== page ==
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Word table border problems after pdf'ing

Mar 26, 2009

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Sorry if this has been brought up before. What can be done about the faint lines that appear in some Word tables that have been pdf'ed? I say some because the problem only occurs in merged, shaded cells. Half the vertical lines of a cell are normal and half are noticeably thinner and print that way. If shading is removed before pdf'ing, there is no problem. Does anybody have a workaround for this other than not shading table rows? I'm currently using Acrobat 9 Pro Extended but it has happened in older versions too. thanks.

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Word table border problems after pdf'ing

Mar 26, 2009

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Sorry if this has been brought up before. What can be done about the faint lines that appear in some Word tables that have been pdf'ed? I say some because the problem only occurs in merged, shaded cells. Half the vertical lines of a cell are normal and half are noticeably thinner and print that way. If shading is removed before pdf'ing, there is no problem. Does anybody have a workaround for this other than not shading table rows? I'm currently using Acrobat 9 Pro Extended but it has happened in older versions too. thanks.

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Mar 26, 2009

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Change the width of the border to 1 pt or change the display resolution in the Adobe PDF printer properties to 300 dpi (maybe 600) rather than the default 120 dpi. Yellow lines are really bad!

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Mar 26, 2009

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thanks, but I can't seem to find anything called "display resolution" in the Adobe pdf printer properties. I am using High Quality Print and the resolution there (under File Options) says 2400. I changed the borders to one point all around but still the same problem. Can you tell me where to find the display resolution menu you mentioned?

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Mar 26, 2009

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It is similar on various versions. I will tell you for AA7 that I have on this machine. I go to START>Settings>Printers and right click on the Adobe PDF printer to select the properties. On the General tab, select printing preferences. On the Layout tab select Advanced. Printing Quality is the first item under Graphic items. I set mine to 300 dpi.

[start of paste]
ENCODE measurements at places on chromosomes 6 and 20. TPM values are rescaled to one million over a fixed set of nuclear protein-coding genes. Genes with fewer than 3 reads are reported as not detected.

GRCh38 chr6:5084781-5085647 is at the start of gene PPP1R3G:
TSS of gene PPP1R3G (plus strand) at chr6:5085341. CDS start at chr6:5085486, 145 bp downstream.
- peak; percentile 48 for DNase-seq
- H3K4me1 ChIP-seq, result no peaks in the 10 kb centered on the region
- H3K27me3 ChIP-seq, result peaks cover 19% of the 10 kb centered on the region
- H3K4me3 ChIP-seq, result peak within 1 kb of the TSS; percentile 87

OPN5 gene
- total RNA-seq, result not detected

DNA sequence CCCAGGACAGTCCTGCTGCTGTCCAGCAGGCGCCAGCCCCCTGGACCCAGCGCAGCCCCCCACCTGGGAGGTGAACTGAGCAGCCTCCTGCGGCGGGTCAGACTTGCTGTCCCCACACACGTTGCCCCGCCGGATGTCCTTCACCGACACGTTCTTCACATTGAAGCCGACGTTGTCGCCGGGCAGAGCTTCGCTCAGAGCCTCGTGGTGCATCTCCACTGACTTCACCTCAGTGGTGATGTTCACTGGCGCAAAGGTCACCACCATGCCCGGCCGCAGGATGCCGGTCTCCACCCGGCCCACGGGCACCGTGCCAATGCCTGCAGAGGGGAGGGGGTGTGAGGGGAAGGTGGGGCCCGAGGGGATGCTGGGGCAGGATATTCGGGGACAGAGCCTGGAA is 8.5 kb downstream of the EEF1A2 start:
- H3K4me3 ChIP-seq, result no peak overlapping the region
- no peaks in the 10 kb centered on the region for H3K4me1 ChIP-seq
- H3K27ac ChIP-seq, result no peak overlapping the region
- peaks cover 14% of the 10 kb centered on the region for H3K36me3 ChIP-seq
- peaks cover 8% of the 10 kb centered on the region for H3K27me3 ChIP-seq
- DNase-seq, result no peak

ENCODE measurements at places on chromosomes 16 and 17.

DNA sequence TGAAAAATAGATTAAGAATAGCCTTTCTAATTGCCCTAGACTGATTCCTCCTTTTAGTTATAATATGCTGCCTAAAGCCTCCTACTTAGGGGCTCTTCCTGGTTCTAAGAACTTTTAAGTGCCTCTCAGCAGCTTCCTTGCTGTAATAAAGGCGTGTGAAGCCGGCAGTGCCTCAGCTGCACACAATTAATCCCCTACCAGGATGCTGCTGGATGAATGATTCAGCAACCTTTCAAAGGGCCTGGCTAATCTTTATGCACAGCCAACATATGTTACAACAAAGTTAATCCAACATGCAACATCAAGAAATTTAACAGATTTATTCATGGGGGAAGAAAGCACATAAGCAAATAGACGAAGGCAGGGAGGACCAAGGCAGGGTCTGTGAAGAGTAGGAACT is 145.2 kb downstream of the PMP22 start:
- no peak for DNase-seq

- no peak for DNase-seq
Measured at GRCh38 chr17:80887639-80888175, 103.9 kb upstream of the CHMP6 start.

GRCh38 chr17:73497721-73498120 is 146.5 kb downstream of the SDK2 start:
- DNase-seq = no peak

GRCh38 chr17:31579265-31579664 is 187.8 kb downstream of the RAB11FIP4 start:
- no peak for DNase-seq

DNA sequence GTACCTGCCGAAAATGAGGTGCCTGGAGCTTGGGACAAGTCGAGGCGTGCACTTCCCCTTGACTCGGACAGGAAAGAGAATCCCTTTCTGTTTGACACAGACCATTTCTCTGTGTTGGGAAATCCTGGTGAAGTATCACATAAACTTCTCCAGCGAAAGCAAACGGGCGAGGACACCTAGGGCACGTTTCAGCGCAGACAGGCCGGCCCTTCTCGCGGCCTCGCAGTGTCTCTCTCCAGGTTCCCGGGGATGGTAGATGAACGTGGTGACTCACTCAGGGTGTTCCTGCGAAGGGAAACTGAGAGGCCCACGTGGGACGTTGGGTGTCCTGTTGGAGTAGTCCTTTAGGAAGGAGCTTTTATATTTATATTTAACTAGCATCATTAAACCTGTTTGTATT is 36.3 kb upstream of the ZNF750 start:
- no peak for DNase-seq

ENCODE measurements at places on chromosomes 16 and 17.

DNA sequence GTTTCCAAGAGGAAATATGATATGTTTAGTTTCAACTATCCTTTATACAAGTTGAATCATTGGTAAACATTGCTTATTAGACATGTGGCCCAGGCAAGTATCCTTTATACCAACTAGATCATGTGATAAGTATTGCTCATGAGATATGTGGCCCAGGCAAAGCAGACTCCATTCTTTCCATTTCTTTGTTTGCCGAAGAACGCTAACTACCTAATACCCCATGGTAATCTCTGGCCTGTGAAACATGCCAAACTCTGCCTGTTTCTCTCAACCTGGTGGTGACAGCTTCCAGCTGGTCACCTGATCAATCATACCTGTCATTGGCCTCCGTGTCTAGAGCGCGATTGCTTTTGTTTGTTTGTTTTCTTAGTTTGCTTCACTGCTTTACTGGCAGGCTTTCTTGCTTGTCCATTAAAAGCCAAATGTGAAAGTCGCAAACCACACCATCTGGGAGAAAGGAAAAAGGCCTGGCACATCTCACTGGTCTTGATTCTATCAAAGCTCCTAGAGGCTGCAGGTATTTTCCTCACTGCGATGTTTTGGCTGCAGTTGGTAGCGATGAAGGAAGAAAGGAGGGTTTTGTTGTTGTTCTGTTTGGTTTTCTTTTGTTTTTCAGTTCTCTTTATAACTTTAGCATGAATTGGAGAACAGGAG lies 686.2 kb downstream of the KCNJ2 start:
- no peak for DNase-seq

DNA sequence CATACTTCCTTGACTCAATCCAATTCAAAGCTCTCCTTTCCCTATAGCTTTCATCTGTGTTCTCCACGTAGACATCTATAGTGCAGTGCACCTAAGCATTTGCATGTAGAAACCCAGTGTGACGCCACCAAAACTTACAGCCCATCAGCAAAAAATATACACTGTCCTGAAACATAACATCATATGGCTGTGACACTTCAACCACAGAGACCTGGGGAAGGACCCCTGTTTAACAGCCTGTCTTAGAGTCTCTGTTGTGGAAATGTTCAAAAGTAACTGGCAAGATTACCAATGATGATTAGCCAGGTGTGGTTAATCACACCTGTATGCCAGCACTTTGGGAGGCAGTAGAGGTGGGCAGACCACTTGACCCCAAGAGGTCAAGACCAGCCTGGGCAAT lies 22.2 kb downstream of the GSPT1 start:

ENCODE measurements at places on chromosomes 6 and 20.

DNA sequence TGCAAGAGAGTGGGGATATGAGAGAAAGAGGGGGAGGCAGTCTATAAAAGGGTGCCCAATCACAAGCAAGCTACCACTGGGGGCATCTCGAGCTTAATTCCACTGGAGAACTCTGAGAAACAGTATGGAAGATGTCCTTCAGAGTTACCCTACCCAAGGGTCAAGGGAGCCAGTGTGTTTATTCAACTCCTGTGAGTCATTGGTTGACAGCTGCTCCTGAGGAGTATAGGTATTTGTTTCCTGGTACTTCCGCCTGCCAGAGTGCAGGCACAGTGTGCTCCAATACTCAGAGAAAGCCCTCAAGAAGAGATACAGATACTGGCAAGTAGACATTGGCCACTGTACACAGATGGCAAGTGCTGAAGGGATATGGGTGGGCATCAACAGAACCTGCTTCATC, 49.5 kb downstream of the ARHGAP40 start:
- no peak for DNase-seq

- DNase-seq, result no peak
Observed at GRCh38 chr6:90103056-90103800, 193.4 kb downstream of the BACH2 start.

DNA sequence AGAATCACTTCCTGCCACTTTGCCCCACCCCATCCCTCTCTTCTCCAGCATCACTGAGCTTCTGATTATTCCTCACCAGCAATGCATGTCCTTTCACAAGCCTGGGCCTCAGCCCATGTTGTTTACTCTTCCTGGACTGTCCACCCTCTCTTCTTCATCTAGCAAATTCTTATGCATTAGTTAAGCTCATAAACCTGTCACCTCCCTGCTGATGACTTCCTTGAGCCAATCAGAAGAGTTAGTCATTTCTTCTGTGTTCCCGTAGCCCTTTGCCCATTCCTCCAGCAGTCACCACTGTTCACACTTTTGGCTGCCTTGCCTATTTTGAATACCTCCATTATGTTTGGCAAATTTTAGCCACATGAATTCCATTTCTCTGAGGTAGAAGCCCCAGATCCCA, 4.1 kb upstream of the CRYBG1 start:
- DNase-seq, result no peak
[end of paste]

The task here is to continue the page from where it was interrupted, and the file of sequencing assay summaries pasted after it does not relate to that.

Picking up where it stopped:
This may not solve the problem (I worked with a guy once before on this and gave up after a bit - but I did not drive it into the ground), but at least it gives you something to try. Maybe some of the WORD folks will come by and chat. This is not a new problem and has been pointed out before.

One of the issue is if you are looking at the printout or on screen. It might still print fine or look OK if you zoom. In that case it is likely the sampling done for the 96dpi screen. The lines are typically small (often 1 pixel) and when you look at it with 2400 dpi and put it on the screen, you see almost nothing with the average process that is apparently used to reduce the dpi for the screen. At least I am pretty sure this is basically the issue. The resolution is a different matter.

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Mar 27, 2009

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Thanks again for working with me on this. The graphic resolution is set at 1200 dpi. I think the problem has to do with the way Adobe handles shading. You can actually click on a shaded cell with the touchup object tool and move the shaded box out of its cell while leaving the remaining cells shaded. When you move the shaded area of an adjoining cell, the faint and thin upper half of the line that divides the cells becomes thick like the lower half of the line, which is the way it should be. The shaded areas were actually covering part of the line. Again, this problem occurs only in cells that have been merged in Word. I can live with the screen resolution problem but it's inexcusable to have a printed document that contains table lines with two different thicknesses and shades. I don't think there is a solution to the problem. As valuable a software as Acrobat is, something small like this can destroy its worth as far as document production goes. If you have any other suggestions I'd love to hear them. Thanks.

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Mar 27, 2009

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Sounds like a transparency issue. You might search on transparency, something that Acrobat has not handled well over the years.

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